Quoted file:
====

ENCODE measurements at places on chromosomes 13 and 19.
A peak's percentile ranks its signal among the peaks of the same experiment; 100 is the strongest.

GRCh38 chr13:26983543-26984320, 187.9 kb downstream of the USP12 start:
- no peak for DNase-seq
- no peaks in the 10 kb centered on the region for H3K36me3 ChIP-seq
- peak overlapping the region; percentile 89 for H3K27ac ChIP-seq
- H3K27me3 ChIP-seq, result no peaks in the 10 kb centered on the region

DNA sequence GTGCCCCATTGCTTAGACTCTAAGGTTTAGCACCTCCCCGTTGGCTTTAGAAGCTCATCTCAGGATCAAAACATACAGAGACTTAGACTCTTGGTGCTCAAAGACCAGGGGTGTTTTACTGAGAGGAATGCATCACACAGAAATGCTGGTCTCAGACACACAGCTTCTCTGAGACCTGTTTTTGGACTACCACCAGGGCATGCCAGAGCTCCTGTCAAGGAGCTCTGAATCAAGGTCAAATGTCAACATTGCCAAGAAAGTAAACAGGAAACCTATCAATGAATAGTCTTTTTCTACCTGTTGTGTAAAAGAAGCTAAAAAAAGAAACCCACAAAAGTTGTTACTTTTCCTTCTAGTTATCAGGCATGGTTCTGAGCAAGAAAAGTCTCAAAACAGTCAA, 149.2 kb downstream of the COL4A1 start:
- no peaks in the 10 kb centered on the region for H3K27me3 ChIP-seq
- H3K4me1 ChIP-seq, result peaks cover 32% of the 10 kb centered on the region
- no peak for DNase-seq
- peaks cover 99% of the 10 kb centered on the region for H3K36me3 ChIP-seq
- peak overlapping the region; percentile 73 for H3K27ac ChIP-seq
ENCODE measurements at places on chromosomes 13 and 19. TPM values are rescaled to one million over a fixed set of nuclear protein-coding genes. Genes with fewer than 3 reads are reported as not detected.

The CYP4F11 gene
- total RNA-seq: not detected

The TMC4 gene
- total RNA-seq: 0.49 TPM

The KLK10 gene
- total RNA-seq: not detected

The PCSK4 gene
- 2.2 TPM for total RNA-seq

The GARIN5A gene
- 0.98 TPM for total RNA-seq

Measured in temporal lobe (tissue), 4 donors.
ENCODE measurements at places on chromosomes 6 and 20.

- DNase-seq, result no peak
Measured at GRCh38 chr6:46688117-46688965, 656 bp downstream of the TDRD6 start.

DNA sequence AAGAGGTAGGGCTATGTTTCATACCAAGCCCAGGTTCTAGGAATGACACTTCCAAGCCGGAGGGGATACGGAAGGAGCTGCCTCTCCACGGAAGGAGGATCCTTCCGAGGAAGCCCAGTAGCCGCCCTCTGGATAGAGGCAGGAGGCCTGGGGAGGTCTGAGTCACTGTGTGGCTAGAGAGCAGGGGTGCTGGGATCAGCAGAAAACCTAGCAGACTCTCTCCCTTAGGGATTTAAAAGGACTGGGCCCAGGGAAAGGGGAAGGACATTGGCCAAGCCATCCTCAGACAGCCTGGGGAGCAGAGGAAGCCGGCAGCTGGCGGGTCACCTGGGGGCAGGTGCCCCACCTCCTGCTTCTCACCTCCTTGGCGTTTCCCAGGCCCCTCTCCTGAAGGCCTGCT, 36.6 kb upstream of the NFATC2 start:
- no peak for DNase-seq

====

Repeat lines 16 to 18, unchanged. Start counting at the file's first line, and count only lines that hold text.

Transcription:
- total RNA-seq: not detected

The TMC4 gene
- total RNA-seq: 0.49 TPM